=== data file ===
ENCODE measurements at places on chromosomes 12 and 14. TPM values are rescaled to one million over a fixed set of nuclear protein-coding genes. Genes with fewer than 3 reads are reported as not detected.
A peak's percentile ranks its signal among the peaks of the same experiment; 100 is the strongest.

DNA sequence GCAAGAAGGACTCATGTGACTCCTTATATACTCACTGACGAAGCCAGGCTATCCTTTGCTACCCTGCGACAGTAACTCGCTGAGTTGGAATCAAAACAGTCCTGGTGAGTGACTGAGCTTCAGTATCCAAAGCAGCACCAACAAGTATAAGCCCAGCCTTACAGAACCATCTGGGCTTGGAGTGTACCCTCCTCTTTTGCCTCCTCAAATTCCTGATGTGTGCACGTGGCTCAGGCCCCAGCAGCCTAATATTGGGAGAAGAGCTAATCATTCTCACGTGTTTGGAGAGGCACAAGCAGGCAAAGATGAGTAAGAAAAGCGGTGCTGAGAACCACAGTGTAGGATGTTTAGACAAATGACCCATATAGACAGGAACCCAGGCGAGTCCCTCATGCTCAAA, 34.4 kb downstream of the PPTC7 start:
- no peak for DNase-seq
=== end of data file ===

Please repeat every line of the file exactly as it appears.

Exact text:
ENCODE measurements at places on chromosomes 12 and 14. TPM values are rescaled to one million over a fixed set of nuclear protein-coding genes. Genes with fewer than 3 reads are reported as not detected.
A peak's percentile ranks its signal among the peaks of the same experiment; 100 is the strongest.

DNA sequence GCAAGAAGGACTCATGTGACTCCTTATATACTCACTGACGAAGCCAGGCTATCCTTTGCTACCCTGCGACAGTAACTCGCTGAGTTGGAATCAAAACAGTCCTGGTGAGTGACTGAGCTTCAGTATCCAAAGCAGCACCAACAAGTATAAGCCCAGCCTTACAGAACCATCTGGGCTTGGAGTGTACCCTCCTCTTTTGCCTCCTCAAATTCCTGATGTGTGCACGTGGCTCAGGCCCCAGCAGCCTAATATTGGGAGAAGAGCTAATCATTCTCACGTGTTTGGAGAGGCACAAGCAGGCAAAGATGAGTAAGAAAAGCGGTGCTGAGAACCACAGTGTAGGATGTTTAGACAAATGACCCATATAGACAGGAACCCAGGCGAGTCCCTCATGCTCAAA, 34.4 kb downstream of the PPTC7 start:
- no peak for DNase-seq